Metro: Last Light is the sequel to Metro 2033; a post apocalyptic first person shooter set in Moscow's underground metro system. The first game followed closely the plot of Dmitry Glukhovsky's book of the same name but while that had a follow up Metro 2034 this game is not based on that but instead goes off on a tangent. Plot spoilers for the first game ahead.
Last Light follows the bad ending of the first game in which main character Artyom destroys the home of the mysterious creatures known as the Dark Ones via missile strike, learning too late that they were a benevolent race who only wanted peace. Set around a year later Artyom is now a member of the Order (a group of soldiers tasked with keeping peace in the metro). Learning that one of the Dark Ones avoided annihilation the Order task Artyom with heading to the ruins of their home and killing the survivor as he is the only one who has resistance to the Dark Ones mind control powers. Meanwhile the metro is heading into a state of war, the bunker D6 which was used to launch the missiles from (in Metro 2033) is wanted both by the Fourth Reich and the Red Line who are happy to go through the Order to take it.
Last Light is far more of an action based shooter than the horror and survival that it once was. The whole experience is more game based now with clear HUD elements to show your ammo and other items. This removed some of the immersion for me that was quite a shame as the first game felt like such a real, living place. The horror elements have been stripped back somewhat and while they are still there they take more of a back seat with the brewing war between different human factions really being the focus of the game.
A good chunk of the game involves stealth sections which unfortunately do not work very well. The stealth here feels like late 90's videogame stealth. A light on your wrist shows you if you are in darkness or not but it is very generous. Enemies patrol in limited A.I routines and all can be killed via a button prompt should you creep up on them. The soldiers you take out in these sections are extremely dense, you can literally crouch walk right up to one and kill them without them seeing you. These stealth sections are far too easy and there are far too many of them for it not to become an irritation.
The variation of the games world also is called into question. Like before things are split between the metro and the surface world. The metro has you walking around friendly stations where you can buy guns and ammo and listen to people talking. There are lots of conversations you can listen to but they seem a bit artificial in that they only start when you approach people making them seem less real and more like animatronics at a museum, Artyom has no way he can interact with these people he meets. The metro is a lot more bland this time around, a low point was sneaking through the Red Lines armoury, dull as dishwater to look at. Abandoned stations are usually full of giant spiders but again nothing special. There was a lot more variety in Metro 2033 I'm sure of it. Files are hidden around levels but rather than give depth to places just serve to provide Artyom's current thoughts, a missed opportunity.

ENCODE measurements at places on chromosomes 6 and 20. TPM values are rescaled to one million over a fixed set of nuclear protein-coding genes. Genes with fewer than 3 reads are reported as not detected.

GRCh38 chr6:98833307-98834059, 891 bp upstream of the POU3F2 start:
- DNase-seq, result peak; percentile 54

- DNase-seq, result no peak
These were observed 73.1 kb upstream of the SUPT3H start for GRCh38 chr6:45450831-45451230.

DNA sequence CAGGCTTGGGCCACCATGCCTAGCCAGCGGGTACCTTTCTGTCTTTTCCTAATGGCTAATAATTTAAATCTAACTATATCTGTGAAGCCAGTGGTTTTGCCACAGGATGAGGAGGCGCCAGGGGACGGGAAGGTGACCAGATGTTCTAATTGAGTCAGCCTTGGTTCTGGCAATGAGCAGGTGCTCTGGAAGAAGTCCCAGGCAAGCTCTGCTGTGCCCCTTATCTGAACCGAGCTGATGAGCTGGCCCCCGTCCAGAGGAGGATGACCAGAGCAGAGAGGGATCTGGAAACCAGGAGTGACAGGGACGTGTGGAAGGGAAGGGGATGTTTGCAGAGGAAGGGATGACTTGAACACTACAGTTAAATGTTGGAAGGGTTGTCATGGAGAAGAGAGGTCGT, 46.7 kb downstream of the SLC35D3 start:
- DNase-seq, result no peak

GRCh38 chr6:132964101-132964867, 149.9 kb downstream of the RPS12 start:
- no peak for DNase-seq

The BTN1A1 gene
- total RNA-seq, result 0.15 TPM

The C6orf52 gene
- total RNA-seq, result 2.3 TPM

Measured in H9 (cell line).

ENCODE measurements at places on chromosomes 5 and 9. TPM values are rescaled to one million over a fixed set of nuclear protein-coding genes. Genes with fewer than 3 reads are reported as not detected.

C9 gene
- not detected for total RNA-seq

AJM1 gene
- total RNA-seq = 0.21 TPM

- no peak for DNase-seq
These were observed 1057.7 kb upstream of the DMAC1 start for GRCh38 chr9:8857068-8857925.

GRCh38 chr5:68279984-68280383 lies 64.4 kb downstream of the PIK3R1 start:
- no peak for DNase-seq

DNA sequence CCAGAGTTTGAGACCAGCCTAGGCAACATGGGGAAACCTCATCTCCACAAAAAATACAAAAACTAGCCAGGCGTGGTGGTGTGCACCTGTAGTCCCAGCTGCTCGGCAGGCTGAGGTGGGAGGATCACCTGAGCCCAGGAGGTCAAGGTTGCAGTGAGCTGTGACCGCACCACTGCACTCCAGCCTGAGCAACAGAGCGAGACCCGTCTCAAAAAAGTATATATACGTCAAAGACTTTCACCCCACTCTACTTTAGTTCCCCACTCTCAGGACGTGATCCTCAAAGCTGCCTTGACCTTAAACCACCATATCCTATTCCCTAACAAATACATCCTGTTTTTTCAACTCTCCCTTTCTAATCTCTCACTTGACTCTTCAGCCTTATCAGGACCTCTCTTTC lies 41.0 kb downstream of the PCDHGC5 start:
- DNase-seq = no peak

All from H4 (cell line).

The surface world really shines here. In the first game going to the surface felt really quite scary, having to rely on filters to enable your gas mask to continue functioning and monsters everywhere. The ice of that game has gone, now the world is full of rain and thunderstorms, it looks amazing and the rain hammering on your visor really restricts your view but again what made these levels feel so desperate are reduced with ammo and filters literally everywhere, I never once felt a sense of panic as supplies were in such abundance. Maybe over used but these are still a highlight of the game and the ones set in the darkness really did create some fear when creatures are attacking in force, though the pools of water seem to just be there to limit your exploration while top side.
There was always something new to do in Metro 2033 but here the set pieces are less, the levels more bland, there is just nothing to rival locations such as the library, or the crazy radio tower climb. The game does look good in places, of course the great over world, and the friendly stations have lots of detail put into them to make them seem like places people lived in but it is just not the same. There is an optional Ranger mode that apparently brings Last Light more in line with its predecessor but this mode is locked away behind paid for DLC that is quite a shameful decision.
Metro: Last Light is a living example that more accessible doesn't make for a better game, the stripped back functions and more user friendly interface actually detract from the feeling of being in the world of post apocalyptic Russia. I had fun here for sure, the controls are less clunky and it looks a lot better but the magic I was expecting was diminished.